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Former Scotch student
Ian MacKinnon, who was
recognised for services to the
agricultural industry in the
Australia Day honours this year,
Mr MacKinnon, 66, died as the result of a
farm accident on March 11.
He was a former chairman of the Grains
Research and Development Corporation,
Southern Regional Panel, chairman of the
Crawford Fund’s Tasmanian Committee and
a member of the board of directors, and
the president of the Australian Corriedale
He was made a Member of the Order of
Australia (AM) in the Australian Day Honours
list in January for significant service to
primary industry, particularly to crop research
and policy development, and to agricultural
Mr MacKinnon was a grain and livestock
producer in the Midlands. He and his wife,
Dianne, owned Glen Esk and Brambletye at
Conara, and Snares Brook at Campbell Town,
totalling about 6,000 hectares where they
raised sheep and cattle, and crops – barley,
wheat, poppies, potatoes, peas and canola.
In his role with the Grains Research and
Development Corporation, from which he
retired in 2006, he worked on developing
Honoured Collegian passes away
strategies and funding to support research into
new grain-breeding programs.
He remained involved with the Crawford
Fund and the Corriedale Association.
The Crawford Fund supports short-term
agricultural projects in emerging economies to
boost self-sufficiency in food production, and
improve fishing and forestry practices.
Mr MacKinnon saw the Australia Day award
as recognition for the hard work of scientists
he had advocated for over more than 40 years.
Scientists contributed enormously to the
wealth of the country but rarely received the
recognition they deserved.
“We need a successful and well-funded
research community and we need to value
scientists much more than we are,” he said at
“We need to reinforce to young people the
message that there is a career pathway for
them in science. This needs on-going support
and commitment from governments.”
Mr MacKinnon was educated firstly at home
by a governess, then at Scotch College (now
Scotch Oakburn) from 1957 to 1960, and
finally at Geelong Grammar.
He completed Years 1 to 4 at Scotch and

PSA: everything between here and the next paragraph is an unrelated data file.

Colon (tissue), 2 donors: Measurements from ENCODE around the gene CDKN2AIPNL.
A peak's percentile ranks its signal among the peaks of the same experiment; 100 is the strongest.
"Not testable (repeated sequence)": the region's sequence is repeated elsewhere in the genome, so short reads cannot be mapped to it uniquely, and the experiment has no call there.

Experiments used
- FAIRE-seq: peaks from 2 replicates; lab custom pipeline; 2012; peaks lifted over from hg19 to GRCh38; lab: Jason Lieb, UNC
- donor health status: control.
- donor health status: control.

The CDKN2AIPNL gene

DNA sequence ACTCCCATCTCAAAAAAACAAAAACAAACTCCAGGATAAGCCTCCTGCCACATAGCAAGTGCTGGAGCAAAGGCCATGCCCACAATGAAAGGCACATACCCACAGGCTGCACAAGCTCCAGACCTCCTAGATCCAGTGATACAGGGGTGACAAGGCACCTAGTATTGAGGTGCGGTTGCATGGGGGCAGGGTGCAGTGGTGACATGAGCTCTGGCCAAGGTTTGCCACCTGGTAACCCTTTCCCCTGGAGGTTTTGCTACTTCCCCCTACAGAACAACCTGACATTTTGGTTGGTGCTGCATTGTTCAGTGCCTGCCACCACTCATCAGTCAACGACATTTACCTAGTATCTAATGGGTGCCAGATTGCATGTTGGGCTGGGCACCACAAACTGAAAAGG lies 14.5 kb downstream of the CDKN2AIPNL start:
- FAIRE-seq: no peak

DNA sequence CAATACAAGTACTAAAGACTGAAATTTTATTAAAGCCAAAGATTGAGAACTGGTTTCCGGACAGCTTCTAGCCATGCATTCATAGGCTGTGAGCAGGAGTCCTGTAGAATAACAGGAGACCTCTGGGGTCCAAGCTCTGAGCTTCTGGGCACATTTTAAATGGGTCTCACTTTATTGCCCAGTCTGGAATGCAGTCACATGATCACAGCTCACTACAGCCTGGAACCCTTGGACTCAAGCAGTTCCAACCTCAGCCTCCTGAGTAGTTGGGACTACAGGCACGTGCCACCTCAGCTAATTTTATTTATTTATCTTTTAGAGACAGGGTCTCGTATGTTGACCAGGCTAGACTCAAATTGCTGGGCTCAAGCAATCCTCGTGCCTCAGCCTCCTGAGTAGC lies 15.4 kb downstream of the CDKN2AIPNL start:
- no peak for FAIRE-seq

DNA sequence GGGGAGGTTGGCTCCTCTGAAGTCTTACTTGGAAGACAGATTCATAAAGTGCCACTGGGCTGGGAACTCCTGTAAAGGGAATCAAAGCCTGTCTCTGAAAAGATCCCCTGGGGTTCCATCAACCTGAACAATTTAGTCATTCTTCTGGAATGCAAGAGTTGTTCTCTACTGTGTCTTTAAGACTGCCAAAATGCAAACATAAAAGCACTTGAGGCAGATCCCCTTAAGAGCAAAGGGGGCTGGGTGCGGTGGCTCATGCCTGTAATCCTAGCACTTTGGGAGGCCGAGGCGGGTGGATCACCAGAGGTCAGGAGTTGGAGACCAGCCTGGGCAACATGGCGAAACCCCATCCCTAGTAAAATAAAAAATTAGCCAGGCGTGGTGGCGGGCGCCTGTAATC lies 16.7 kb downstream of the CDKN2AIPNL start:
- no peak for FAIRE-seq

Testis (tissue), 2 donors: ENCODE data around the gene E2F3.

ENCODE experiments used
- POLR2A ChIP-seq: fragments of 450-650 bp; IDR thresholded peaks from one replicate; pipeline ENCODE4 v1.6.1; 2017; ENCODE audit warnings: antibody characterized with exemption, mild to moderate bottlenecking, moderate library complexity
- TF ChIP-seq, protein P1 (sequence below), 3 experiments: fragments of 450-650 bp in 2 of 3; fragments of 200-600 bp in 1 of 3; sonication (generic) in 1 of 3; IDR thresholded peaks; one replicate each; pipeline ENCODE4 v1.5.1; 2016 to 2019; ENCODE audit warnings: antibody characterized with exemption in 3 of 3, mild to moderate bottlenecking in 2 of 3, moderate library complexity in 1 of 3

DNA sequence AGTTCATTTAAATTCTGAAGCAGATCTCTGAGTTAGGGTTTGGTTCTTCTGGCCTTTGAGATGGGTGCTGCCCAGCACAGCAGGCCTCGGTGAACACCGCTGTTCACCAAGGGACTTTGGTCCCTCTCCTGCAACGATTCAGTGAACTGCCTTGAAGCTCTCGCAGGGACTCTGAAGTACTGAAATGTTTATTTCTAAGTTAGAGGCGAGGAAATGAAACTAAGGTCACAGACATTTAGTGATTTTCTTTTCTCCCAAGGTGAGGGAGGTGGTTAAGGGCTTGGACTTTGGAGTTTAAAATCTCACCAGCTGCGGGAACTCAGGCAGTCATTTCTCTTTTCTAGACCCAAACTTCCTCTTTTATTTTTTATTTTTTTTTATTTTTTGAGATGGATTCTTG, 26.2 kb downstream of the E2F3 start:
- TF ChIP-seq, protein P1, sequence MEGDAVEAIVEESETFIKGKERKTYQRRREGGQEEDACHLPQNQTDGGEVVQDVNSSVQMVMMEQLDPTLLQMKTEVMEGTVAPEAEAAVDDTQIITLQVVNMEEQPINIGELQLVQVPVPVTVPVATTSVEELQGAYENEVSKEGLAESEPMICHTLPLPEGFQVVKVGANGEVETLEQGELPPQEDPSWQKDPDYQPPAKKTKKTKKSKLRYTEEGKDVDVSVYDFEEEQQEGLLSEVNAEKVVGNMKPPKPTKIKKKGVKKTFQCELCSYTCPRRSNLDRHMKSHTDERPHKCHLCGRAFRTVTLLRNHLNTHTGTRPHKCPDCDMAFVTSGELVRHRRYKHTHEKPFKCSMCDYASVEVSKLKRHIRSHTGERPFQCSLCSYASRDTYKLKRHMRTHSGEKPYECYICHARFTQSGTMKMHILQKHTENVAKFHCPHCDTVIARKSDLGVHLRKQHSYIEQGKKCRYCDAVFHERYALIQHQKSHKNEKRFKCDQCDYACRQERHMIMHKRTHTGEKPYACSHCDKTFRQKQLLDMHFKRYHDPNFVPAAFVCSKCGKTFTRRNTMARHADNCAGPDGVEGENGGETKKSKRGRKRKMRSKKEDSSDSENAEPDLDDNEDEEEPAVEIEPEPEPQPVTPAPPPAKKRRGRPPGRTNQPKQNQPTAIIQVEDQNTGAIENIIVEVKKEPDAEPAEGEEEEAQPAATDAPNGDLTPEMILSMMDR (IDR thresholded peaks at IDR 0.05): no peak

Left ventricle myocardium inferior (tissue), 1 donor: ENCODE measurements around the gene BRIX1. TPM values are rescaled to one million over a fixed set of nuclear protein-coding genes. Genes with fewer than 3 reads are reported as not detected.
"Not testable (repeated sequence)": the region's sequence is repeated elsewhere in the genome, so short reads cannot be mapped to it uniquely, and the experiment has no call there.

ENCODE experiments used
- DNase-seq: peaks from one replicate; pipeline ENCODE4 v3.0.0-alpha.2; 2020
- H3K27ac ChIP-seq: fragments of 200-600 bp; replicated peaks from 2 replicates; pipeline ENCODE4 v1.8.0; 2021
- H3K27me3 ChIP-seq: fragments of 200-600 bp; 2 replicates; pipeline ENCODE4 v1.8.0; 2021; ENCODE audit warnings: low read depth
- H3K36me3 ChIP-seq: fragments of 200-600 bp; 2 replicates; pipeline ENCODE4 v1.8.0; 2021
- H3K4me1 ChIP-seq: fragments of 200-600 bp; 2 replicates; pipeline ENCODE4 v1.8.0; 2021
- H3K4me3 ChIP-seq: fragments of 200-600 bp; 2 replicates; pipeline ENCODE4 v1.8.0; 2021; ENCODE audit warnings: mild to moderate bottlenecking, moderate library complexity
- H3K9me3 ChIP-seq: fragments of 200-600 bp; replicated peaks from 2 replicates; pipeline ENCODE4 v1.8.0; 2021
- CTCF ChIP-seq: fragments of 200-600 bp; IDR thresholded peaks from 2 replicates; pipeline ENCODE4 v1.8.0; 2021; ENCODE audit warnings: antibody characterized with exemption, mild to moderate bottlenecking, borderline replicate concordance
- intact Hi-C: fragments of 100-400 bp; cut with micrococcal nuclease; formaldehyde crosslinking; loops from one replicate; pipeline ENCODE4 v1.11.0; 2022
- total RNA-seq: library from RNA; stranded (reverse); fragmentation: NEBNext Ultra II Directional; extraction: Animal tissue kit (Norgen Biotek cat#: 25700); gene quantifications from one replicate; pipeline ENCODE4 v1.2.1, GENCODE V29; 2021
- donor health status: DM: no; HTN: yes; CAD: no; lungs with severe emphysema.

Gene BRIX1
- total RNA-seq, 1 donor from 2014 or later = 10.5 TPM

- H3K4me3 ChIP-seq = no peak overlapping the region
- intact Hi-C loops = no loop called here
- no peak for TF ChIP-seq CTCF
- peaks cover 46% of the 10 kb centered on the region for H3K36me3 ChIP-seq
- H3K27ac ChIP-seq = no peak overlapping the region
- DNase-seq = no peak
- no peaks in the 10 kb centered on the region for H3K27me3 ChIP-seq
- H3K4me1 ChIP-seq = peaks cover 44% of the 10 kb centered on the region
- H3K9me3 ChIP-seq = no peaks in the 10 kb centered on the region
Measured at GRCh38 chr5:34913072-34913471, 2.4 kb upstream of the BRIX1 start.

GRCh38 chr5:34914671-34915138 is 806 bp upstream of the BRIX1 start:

was a weekly boarder.
One of three sons of Arminell (née Taylor)
and Allan MacKinnon, he grew up at Glen
Esk, Conara. His father also attended Scotch
Mr MacKinnon – the fifth generation of
Cyclist Georgia Baker (‘12) was a member
of the gold medal-winning pursuit quartet at
the Track Cycling World Cup in New Zealand
in December 2015. She also competed at
the Track World Championships in London in
March, coming fifth in the team pursuit with
team mates Amy Cure, also of Tasmania, and
Annette Edmondson and Ashlee Ankudinoff.
Elizabeth Skirving (‘88) is currently chief
executive of Rural Business Tasmania.
Gemma Poke (‘13) and Kelsie Rainbow (’14)
were named in the Tasmanian 21-and-under
netball side that competed at the national
titles in March.
his family to farm in Tasmania – is survived
by his wife Dianne, daughters Georgina, an
agricultural scientist living in Conara, Annie,
a Ballina pharmacist, and Geelong-based
occupational therapist Caroline, as well as eight
Cricketer Alex Doolan (‘03) scored 119
for Tasmania in a Sheffield Shield match
against top of the table Victoria at the end of
Cricketer Fletcher Seymour (‘15) has been
named as Captain of a state development
squad to tour England in June. The 16-day
tour will include one Twenty20 match, one
two-day game and five one-day contests.
Fletcher played for Australia at under-19 level
Josh Freestone (‘15) played first-grade for
South Launceston in the Northern Tasmanian
Cricket Association this past summer.
Shona Ollington (‘94) is the chief financial
officer at Bellamy’s Organic, a Tasmanian-
based infant formula and organic food
company and now a major exporter to Asia.
Artist Rosemary Hill (‘62) was in the news
when she opened an exhibition of work of
fellow artists Jack James and Lynne Hutchins
at the Scottsdale Art Gallery Café in March.
News of Collegians will be gratefully
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